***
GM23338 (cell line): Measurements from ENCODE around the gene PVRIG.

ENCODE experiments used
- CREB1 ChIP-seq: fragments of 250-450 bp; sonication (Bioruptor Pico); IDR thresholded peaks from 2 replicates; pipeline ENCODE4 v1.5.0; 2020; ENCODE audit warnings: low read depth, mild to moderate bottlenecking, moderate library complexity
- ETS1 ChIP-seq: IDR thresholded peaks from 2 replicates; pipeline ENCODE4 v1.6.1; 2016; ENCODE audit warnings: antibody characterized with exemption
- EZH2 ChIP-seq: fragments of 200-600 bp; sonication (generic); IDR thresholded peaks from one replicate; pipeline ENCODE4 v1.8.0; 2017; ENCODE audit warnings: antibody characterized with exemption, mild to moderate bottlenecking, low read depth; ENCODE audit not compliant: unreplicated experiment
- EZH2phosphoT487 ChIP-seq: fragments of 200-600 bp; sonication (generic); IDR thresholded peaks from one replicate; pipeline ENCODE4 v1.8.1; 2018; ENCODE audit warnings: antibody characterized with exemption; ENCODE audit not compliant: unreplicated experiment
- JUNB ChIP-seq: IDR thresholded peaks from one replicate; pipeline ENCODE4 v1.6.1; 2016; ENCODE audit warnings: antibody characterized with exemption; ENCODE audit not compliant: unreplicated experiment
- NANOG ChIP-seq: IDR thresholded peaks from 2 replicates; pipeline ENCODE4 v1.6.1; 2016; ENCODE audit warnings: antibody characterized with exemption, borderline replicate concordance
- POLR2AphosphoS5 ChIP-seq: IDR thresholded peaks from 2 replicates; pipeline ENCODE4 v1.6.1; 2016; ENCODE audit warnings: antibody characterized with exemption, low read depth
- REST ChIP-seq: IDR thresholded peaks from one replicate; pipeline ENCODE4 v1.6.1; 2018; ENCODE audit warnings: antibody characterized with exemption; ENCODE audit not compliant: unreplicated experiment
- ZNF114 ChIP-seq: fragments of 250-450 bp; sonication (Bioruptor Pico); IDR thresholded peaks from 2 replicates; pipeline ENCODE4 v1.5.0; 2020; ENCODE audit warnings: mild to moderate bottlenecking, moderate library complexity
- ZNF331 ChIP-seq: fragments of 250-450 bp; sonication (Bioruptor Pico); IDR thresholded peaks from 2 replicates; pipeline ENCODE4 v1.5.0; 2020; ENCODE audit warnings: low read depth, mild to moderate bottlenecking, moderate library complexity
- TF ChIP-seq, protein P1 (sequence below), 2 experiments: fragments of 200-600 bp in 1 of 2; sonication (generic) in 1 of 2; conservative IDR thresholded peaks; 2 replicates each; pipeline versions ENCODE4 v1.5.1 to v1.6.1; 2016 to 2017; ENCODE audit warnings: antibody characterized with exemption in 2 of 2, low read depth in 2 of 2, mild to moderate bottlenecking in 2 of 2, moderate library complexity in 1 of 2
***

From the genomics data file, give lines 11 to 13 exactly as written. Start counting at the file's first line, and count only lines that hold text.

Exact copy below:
- ZNF114 ChIP-seq: fragments of 250-450 bp; sonication (Bioruptor Pico); IDR thresholded peaks from 2 replicates; pipeline ENCODE4 v1.5.0; 2020; ENCODE audit warnings: mild to moderate bottlenecking, moderate library complexity
- ZNF331 ChIP-seq: fragments of 250-450 bp; sonication (Bioruptor Pico); IDR thresholded peaks from 2 replicates; pipeline ENCODE4 v1.5.0; 2020; ENCODE audit warnings: low read depth, mild to moderate bottlenecking, moderate library complexity
- TF ChIP-seq, protein P1 (sequence below), 2 experiments: fragments of 200-600 bp in 1 of 2; sonication (generic) in 1 of 2; conservative IDR thresholded peaks; 2 replicates each; pipeline versions ENCODE4 v1.5.1 to v1.6.1; 2016 to 2017; ENCODE audit warnings: antibody characterized with exemption in 2 of 2, low read depth in 2 of 2, mild to moderate bottlenecking in 2 of 2, moderate library complexity in 1 of 2